A detailed application outlining the history of ownership was prepared identifying the nature and duration of the mining operations, subsequent efforts to continue mining and a statement that the intention to continue mining had never been abandoned. This information was submitted it to the County in late October 2018. County staff evaluated the application and prepared a staff report recommending denial of the request. The staff report did not argue the facts relating to the history of use, and based its recommendation for denial on an argument that the use had been “dormant” for more than 50 years.

With less than a week to respond to the staff report, a response was prepared to carefully explain the legal basis for vested mining rights and reasons why we believed the Staff recommendation was in error.

After 3-1/2 hours, the Planning Commission voted to support the vested rights determination.

Since this successful determination was adopted, a number of potential buyers have stepped forward. We hope to report the sale of the property in the near future. While it will still be necessary to gain approval of a Reclamation Plan, the process is much simpler than establishing a land use entitlement. CEQA analysis is required, but the impact evaluation is limited to the activities involved in site reclamation – after mining has been completed.

The take-home here is that if you are looking for a site to conduct mining operations, it may be beneficial to evaluate sites that have been mined in the past, but for one reason or another are no longer active. The basic questions related to this evaluation are: was the site being mined when zoning restriction was established and did the operator (owner) intentionally abandon the mining use?

Also, we know of a number of sites where the operations were ongoing when zoning restrictions were adopted and the lead agency required the issuance of a permit to respect these new requirements. While a claim for vested mining rights should have been defended, many operator’s and land use agencies alike had little knowledge of principles relating to the subject; the simplest way to meet current zoning requirements was to get a permit. However, in most cases, the entitlements are restricted to set time periods. This puts the operator in the position of having to request permit extension at a later date. In these cases, it may not be too late. We have received vested mining rights determinations for a number of sites that had been issued Conditional Use Permits to allow mining.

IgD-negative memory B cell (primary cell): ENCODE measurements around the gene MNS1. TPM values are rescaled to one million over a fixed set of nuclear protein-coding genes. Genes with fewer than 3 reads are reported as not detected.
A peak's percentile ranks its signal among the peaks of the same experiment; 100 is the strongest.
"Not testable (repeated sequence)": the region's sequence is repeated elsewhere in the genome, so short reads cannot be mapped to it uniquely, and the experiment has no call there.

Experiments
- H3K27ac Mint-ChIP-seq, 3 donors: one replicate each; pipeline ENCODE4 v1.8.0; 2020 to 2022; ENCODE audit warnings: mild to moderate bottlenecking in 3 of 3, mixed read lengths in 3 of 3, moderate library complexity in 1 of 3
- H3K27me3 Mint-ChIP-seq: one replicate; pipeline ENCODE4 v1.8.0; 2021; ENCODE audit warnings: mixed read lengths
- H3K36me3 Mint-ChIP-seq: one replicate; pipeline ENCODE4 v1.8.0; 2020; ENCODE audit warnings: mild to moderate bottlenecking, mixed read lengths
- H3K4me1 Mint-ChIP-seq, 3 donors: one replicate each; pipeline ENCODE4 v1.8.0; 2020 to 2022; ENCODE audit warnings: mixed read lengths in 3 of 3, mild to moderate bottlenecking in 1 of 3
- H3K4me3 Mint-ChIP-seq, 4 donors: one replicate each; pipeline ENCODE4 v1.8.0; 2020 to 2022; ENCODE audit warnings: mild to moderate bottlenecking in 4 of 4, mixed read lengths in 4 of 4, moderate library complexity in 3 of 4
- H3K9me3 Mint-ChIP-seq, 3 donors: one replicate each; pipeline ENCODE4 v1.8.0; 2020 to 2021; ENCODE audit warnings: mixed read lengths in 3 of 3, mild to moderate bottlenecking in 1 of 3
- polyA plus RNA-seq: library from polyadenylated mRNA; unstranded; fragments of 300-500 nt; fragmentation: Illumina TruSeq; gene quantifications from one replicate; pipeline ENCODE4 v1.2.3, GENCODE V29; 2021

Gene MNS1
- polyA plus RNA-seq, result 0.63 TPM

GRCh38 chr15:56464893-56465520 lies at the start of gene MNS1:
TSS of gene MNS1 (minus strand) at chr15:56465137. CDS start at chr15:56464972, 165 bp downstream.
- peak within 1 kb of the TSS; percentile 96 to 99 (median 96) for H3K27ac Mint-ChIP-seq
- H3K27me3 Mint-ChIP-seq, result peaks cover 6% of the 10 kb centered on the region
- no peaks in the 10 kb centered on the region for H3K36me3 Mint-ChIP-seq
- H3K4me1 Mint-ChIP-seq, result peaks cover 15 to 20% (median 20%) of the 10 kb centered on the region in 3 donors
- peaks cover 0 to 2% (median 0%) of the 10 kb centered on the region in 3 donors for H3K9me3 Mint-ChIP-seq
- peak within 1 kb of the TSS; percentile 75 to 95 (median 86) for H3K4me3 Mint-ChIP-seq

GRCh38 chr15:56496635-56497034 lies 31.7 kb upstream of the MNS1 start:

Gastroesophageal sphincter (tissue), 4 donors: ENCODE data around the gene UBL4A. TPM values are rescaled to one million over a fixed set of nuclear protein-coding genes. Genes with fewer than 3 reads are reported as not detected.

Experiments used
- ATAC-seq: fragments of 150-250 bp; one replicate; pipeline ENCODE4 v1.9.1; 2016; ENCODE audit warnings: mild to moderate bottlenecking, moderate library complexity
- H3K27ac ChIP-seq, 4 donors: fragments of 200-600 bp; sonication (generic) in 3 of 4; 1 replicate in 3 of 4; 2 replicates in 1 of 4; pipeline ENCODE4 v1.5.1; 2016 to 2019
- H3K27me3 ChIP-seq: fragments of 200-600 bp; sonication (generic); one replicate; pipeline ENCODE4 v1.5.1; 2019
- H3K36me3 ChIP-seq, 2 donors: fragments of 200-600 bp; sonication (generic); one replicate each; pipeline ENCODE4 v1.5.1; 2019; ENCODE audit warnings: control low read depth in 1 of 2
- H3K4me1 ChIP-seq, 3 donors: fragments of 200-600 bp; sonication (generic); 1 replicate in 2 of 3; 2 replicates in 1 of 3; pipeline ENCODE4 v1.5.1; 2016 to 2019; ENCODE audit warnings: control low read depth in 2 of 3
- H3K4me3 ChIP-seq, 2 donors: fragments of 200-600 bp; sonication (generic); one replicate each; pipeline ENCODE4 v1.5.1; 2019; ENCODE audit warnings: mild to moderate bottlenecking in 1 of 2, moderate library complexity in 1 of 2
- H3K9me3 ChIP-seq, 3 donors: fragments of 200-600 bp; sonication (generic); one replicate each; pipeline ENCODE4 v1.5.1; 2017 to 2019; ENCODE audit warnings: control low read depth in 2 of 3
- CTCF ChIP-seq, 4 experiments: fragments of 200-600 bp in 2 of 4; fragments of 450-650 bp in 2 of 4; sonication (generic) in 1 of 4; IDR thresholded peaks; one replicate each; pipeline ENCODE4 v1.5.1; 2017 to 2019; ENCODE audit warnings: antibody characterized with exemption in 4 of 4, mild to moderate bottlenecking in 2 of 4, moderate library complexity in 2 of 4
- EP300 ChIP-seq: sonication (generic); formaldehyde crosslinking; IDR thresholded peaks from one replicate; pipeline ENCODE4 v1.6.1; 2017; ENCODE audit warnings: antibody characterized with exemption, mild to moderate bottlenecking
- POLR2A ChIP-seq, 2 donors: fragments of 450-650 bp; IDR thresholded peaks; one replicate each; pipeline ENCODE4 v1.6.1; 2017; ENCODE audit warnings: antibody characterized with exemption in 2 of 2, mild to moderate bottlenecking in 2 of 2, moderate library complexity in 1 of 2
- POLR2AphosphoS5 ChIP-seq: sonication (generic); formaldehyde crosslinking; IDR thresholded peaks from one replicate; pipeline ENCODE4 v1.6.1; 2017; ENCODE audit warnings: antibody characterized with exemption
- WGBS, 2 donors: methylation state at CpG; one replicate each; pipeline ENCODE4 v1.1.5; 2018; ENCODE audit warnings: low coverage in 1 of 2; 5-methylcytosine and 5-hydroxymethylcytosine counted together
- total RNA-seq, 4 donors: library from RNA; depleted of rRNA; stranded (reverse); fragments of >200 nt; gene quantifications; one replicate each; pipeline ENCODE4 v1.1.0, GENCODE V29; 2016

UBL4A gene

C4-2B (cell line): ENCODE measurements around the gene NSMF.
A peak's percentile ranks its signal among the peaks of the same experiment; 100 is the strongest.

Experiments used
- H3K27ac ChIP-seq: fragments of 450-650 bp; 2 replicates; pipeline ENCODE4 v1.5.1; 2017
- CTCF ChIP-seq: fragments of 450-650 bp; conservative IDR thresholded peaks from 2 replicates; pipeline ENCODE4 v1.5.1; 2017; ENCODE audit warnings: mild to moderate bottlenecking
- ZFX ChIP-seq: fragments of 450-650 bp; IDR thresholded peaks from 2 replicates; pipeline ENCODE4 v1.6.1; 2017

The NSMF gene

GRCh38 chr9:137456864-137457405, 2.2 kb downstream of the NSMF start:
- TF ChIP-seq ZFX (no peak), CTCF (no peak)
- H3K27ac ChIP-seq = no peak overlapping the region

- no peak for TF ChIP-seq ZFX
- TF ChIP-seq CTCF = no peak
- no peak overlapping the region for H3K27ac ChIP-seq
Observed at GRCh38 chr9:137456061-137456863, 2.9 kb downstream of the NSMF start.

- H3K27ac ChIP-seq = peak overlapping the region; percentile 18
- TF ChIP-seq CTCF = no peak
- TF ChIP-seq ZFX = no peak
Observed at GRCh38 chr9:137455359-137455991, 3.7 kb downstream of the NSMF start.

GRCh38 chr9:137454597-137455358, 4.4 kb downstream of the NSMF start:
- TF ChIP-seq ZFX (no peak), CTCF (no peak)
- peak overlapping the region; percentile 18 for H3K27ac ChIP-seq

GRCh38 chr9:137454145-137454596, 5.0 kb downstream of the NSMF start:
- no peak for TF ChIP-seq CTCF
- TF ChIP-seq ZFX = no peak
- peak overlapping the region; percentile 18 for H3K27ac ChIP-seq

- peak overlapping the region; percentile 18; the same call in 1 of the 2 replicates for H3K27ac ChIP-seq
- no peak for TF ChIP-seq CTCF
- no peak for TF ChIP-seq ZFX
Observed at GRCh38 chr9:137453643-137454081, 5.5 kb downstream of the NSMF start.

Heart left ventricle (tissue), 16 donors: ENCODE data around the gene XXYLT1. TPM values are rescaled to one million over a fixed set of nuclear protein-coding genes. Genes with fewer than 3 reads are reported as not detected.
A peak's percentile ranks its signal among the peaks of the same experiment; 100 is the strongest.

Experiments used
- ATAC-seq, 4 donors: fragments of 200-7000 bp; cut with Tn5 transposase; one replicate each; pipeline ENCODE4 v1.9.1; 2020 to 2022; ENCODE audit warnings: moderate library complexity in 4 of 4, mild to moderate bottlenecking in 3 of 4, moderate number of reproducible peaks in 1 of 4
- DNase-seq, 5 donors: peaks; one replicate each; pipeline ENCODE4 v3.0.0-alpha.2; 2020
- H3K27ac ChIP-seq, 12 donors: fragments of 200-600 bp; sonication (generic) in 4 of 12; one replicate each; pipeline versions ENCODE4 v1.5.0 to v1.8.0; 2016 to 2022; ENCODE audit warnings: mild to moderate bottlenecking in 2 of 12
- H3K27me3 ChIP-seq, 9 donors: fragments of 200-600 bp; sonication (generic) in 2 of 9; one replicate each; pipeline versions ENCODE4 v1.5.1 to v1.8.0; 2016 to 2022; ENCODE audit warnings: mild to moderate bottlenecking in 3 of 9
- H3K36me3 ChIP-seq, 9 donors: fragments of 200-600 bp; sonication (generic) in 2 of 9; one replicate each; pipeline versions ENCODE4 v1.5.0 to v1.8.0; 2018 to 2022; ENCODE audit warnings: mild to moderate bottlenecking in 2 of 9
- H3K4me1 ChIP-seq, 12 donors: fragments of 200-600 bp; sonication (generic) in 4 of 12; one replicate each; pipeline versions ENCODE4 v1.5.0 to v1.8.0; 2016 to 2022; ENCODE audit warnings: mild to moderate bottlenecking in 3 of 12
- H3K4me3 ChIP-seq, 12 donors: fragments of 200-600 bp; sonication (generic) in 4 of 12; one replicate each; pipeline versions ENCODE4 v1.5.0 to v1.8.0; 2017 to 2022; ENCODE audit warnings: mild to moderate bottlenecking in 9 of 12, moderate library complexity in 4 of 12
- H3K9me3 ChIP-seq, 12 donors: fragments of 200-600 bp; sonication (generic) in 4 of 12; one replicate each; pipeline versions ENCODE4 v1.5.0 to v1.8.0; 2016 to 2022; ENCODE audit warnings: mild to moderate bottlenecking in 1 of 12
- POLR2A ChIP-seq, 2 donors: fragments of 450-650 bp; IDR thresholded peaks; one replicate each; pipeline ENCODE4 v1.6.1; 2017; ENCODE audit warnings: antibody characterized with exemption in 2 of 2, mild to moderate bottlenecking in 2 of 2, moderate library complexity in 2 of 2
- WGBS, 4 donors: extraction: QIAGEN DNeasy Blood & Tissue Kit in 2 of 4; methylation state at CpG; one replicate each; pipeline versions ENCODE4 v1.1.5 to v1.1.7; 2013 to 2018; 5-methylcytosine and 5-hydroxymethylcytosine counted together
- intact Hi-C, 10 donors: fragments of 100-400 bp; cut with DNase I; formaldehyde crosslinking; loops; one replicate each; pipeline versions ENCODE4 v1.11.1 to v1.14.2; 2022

If you are looking for a site to conduct mining operations, it may be beneficial to evaluate sites that have been mined in the past, but for one reason or another are no longer active.

New General Waste Discharge Requirements for inert Waste Disposal Facilities

By: Dennis Fransway

New General Waste Discharge Requirements for Inert Waste Disposal Facilities Within the Santa Ana Region Affecting Inert Debris Type A Disposal Facilities (Type A Site) and Inert Debris Engineered Fill Operations (IDEFO)

Mine operators whose site also functions as an inert waste disposal facility (IWDFs), specifically and Inert Debris Type A Disposal Facility (Type A Site) or an Inert Debris Engineered Fill Operations (IDEFO) should be aware of Order No. R8-2019-0008 adopted by the Santa Ana Regional Water Quality Control Board on March 22, 2019. Under this Order, authorizations under a general waiver of, or individual, waste discharge requirements for IWDFs in the Santa Ana Region are rescinded and the new general Waste Discharge Requirements (WDRs) applied. These requirements will not affect Construction & Demolition Waste and Inert Debris Facilities (CDI Waste Disposal Facility) operate under CalRecycle Permits and corresponding Regional Boards WDRs.

Operators proposing to discharge inert wastes must submit a Notice of Intent (NOI) along with a Technical Report described by the general WDRs. Information required in the Technical Report shall include information for the general operation, site physical condition, working and operational design, site operations and monitoring, and waste acceptance procedures. Also, to be included is information on site closure, a compliance schedule for existing facilities and attachments for any optional operations. Proposed compliance schedules for implementation of the identified collection, control, and monitoring practices must ensure compliance as soon as practicable and supported with appropriate technical or economic justification. In no case may the schedule exceed two years from the date of the NOI.